Scientists released the frightening Hans Zimmer-like sound captured from a black hole at the center of the Perseus cluster of galaxies.
The actual sound waves were detected in data recorded by NASA’s Chandra X-ray Observatory and translated from astronomical data into human audible sound.
Astronomers have discovered for the first time that ripples in the hot gas surrounding a Perseus black hole can be translated into sound.
NASA said it was a “common misconception that there is no sound in space” based on the fact that since most of space is a vacuum, there is no medium through which sound waves can propagate.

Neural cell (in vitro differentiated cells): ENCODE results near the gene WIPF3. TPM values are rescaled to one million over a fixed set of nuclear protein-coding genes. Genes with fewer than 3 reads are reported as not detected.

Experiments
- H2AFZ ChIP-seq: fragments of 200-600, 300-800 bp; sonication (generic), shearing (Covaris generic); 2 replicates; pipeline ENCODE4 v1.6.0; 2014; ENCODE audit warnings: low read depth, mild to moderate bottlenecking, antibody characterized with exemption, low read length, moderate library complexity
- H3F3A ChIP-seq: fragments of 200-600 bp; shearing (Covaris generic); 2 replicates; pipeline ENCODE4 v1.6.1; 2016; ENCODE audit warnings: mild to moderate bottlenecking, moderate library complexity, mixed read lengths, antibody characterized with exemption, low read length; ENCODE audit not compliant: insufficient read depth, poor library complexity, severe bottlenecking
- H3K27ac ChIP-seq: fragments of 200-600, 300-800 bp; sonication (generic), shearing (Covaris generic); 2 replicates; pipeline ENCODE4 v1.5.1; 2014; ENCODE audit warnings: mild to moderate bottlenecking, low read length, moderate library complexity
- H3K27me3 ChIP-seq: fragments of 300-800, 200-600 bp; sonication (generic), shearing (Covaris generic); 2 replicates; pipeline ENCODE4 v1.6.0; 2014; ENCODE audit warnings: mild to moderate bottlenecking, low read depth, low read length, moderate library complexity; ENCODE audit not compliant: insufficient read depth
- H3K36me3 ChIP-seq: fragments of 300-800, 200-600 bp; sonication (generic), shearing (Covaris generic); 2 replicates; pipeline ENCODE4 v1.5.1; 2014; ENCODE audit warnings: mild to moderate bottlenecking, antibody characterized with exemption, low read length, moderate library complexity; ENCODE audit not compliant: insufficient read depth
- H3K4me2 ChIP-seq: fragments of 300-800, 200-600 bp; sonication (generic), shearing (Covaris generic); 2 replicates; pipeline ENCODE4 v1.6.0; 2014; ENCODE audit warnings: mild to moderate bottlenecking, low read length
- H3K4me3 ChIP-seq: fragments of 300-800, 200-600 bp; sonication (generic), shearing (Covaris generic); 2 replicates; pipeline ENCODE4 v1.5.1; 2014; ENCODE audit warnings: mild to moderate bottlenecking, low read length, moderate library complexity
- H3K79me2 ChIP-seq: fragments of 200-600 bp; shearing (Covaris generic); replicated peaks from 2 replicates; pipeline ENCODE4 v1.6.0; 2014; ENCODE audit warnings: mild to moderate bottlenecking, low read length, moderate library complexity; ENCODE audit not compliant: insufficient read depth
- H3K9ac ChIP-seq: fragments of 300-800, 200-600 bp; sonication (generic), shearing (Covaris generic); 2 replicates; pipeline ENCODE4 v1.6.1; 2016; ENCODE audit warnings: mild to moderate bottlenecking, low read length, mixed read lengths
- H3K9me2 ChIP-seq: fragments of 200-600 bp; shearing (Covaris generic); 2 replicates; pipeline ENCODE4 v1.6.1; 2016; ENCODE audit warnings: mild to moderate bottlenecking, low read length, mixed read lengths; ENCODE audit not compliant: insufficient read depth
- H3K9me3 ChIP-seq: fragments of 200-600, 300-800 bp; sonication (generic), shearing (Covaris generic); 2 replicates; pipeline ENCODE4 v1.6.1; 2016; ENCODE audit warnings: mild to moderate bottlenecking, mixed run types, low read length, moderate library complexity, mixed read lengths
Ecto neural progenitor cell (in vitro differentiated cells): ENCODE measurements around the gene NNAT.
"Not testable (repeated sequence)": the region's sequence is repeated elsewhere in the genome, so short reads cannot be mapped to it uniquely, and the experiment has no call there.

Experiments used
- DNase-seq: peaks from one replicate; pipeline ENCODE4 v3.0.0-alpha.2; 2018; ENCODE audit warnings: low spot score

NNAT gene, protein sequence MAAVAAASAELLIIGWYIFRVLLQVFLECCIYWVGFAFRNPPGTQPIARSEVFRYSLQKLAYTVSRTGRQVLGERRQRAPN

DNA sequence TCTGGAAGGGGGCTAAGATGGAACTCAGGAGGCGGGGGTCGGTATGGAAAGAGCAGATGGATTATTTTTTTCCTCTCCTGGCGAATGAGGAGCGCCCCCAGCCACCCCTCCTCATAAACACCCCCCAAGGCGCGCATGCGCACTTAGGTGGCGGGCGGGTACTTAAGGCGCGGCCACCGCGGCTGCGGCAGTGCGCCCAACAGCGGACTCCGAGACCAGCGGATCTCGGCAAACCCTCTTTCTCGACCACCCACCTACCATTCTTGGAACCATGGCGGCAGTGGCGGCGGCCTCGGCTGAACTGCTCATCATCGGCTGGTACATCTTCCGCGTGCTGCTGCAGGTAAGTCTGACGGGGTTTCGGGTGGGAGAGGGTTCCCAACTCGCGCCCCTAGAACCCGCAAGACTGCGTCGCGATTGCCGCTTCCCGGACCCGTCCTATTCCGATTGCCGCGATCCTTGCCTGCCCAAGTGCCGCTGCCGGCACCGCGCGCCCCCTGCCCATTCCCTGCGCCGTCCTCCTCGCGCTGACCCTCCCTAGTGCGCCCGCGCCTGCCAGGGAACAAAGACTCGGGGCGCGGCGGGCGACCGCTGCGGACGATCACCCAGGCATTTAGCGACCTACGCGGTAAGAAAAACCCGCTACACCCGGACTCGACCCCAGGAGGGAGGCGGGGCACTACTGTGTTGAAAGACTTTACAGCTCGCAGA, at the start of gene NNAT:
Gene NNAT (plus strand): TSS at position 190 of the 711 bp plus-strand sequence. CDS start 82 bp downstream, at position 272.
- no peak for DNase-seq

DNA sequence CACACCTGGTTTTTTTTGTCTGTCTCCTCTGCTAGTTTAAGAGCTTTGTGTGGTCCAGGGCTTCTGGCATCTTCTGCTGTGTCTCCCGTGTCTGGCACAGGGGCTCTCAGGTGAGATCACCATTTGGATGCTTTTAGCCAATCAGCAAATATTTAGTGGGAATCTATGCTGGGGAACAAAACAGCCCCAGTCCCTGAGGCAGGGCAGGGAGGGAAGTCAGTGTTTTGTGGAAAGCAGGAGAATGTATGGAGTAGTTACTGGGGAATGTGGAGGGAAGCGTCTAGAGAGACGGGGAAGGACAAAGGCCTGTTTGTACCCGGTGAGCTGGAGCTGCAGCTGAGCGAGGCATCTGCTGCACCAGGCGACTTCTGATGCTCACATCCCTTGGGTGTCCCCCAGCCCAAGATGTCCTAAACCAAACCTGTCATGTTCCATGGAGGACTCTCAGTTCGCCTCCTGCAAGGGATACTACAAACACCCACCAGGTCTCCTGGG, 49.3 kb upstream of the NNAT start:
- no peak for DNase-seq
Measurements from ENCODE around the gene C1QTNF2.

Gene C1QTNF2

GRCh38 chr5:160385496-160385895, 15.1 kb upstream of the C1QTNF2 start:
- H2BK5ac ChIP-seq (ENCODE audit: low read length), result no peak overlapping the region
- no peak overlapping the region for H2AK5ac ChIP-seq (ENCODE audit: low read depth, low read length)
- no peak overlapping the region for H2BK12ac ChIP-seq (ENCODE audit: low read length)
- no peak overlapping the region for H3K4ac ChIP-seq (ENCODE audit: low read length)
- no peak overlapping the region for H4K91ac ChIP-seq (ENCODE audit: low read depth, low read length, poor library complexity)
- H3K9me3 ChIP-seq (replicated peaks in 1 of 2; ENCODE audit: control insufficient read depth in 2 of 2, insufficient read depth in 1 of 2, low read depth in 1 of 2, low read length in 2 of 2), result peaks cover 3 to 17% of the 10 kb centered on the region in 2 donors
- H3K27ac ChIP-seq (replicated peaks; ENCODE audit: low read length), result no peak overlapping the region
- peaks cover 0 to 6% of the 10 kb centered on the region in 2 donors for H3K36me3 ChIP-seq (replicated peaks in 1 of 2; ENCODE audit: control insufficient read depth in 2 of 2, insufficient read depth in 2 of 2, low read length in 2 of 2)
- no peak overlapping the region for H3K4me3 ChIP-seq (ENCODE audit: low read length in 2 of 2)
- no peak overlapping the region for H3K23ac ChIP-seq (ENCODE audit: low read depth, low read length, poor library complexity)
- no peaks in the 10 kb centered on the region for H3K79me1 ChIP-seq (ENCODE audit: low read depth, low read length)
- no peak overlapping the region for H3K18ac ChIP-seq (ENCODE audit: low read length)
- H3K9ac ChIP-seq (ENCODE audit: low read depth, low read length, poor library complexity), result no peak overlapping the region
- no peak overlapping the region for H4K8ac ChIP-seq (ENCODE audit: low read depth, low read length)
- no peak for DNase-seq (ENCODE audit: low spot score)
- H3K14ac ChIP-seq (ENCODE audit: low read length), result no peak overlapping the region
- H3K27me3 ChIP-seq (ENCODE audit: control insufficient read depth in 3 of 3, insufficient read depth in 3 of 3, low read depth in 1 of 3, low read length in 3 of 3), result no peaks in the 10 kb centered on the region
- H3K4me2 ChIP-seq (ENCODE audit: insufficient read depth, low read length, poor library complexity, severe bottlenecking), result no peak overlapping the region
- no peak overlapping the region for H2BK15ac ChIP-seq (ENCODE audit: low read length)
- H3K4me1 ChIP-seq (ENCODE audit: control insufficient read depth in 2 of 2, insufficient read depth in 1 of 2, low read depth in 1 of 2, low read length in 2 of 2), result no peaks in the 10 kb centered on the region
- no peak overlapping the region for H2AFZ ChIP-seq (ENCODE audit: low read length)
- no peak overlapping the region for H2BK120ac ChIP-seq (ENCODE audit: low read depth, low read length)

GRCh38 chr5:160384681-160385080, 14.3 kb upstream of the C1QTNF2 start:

The agency explained that the galaxy clusters contain “plentiful amounts of gas that envelop hundreds or even thousands of galaxies … providing a medium for sound waves to travel.”
The so-called sonnet differed from previous efforts that simply translated astronomical data into an audio form – incorporating various instruments – but using the actual sound waves that were observed.
NASA explained that the sound waves were recombined in the human hearing range by “lifting them 57 and 58 octaves above the true pitch” but not played back with violins or other instruments.
The resulting sounds sound as intimidating as the score of Hans Zimmer, the composer who wrote the soundtracks for science fiction songs including Blade Runner 2049 and Interstellar.
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